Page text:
It only took two minutes before the face of Commander Kaltene filled the viewscreen once more. Knowing what was coming, the computer adjusted the colours properly from the start. “I am Commander Charles MacIntyre, first officer of the USS Atlantis and her commanding officer at this time.”
“We are aware of who you are Commander,” the synthesized voice replied. “Where is Captain Theodoras?”
“She’s not on board,” he answered, more precise in detail than Adelinde’s earlier statement of being unavailable. “I trust that won’t be an issue?”
“It is what it is,” Kaltene answered. “What do you want Commander?”
“I have a proposal to make. We know you’re after the artefact held within the hold of the USS Aitu. The component of the Great Destroyer I believe is how you described it?” He waited, a slight nod of the Tholian’s head enough to continue. “We know the Great Destroyer is what we call the planet killer, which was taken out by Starfleet over a hundred years ago.”
“You accomplished what we could not,” Kaltene supplied. “We can not allow you to have this component despite your achievements of the past. It is dangerous and should be safeguarded, if not destroyed.”
“There’s also the bodies of the crew of the Aitu that, with the Breen now interested in this site, I’m wanting to remove.”
“Humanoid bodies do not interest us,” Kaltene answered. “You are free to remove them as you wish. And attempt to remove the component will be stopped.”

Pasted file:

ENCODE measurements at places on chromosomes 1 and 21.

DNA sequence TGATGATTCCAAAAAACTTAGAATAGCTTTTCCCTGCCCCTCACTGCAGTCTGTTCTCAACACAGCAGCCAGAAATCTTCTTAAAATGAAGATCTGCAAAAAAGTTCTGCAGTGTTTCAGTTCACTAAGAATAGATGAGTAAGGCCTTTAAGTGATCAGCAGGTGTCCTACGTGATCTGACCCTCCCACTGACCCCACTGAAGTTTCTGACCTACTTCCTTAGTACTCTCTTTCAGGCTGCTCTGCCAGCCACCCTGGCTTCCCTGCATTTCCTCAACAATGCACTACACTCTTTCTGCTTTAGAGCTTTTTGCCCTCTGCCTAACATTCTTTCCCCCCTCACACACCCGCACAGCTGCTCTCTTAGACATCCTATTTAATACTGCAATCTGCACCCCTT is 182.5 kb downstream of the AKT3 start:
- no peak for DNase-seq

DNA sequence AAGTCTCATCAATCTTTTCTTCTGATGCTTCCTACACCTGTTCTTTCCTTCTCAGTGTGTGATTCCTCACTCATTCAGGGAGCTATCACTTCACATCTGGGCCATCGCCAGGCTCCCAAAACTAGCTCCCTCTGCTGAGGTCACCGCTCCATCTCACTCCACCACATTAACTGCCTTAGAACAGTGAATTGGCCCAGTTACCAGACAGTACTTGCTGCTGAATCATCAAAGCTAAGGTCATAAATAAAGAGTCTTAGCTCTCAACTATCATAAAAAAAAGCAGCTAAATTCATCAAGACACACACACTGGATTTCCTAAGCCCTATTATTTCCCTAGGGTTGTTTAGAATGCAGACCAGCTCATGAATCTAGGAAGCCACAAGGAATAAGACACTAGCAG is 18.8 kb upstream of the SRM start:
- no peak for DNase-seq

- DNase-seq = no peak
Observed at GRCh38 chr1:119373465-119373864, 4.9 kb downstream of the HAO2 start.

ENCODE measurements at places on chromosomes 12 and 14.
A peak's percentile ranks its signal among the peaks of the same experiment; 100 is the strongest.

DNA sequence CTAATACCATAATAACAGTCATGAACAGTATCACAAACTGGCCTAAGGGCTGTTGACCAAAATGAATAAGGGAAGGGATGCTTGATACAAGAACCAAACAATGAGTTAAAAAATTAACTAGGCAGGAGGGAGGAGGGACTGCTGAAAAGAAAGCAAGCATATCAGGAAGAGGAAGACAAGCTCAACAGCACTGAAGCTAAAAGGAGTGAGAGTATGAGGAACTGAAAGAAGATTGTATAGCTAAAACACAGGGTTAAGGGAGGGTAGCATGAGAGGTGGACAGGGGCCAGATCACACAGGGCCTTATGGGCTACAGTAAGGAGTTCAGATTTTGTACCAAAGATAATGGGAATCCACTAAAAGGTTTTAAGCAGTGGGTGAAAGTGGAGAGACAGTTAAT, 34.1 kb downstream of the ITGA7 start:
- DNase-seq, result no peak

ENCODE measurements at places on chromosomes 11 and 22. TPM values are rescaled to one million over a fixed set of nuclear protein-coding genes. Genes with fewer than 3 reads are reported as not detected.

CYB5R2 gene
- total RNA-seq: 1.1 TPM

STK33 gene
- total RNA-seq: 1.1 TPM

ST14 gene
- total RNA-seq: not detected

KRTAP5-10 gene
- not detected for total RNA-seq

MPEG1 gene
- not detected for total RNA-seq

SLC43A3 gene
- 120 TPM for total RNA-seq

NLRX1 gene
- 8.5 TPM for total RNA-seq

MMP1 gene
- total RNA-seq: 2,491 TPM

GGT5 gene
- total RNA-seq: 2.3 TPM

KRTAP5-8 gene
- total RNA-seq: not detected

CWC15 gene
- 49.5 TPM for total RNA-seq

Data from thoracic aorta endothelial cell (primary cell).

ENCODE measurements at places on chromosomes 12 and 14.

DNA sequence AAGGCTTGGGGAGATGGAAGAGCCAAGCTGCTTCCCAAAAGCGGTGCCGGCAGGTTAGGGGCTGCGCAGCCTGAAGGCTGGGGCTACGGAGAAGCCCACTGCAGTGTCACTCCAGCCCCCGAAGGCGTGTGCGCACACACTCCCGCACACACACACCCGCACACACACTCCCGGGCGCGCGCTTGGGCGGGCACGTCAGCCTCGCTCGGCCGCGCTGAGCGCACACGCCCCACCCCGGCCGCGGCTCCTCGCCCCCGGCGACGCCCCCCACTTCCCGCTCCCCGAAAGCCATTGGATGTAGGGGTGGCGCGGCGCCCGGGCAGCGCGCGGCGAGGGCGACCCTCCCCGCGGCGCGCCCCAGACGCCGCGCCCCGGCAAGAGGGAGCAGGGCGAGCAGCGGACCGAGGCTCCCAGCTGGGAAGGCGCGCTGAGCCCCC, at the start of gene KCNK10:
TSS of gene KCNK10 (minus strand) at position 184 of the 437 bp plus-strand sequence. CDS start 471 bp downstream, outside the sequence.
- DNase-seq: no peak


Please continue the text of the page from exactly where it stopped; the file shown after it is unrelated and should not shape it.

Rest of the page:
Mac smiled, that answer giving him some hope his idea had a chance of success. “How about a proposal then Commander? You need time to remove the artefact and more time to get away from here safely and beyond Breen border sensors so you can return home with your prize intact. I need time to ensure we recover all the bodies we can of the Aitu’s crew and then ensure there is nothing left for follow-up Breen investigations to find. I suggest we work together to convince our Breen colleagues, when they arrive, to leave us to our work.”
“You would let us take the component?” Kaltene asked, the translator catching something in her tone and giving the translation that questioning intonation. “So long as we watch over you while you recover your dead?”
“It’s that or I fire a full spread of quantum torpedoes at the artefact and keep firing until I crack it open and blow it up so no one gets anything they want.” Playing his ultimatum had been part of his thinking from the start. Offer an equitable solution, then one even he wasn’t entirely sold on but willing to do, in hopes the former would be chosen.
“Either offer would work for the Assembly,” Kaltene said after a moment. “But my superiors would prefer I return with the component.” They paused a moment, turning to face something off-screen and the total lack of noise was all Mac needed to know the channel was muted on their end. “In the interest of interstellar relations, we will assist Starfleet in the recovery of your dead in exchange for the component.”
“That’s appreciated, Commander. Now then, how do you propose we deal with the Breen when they arrive?”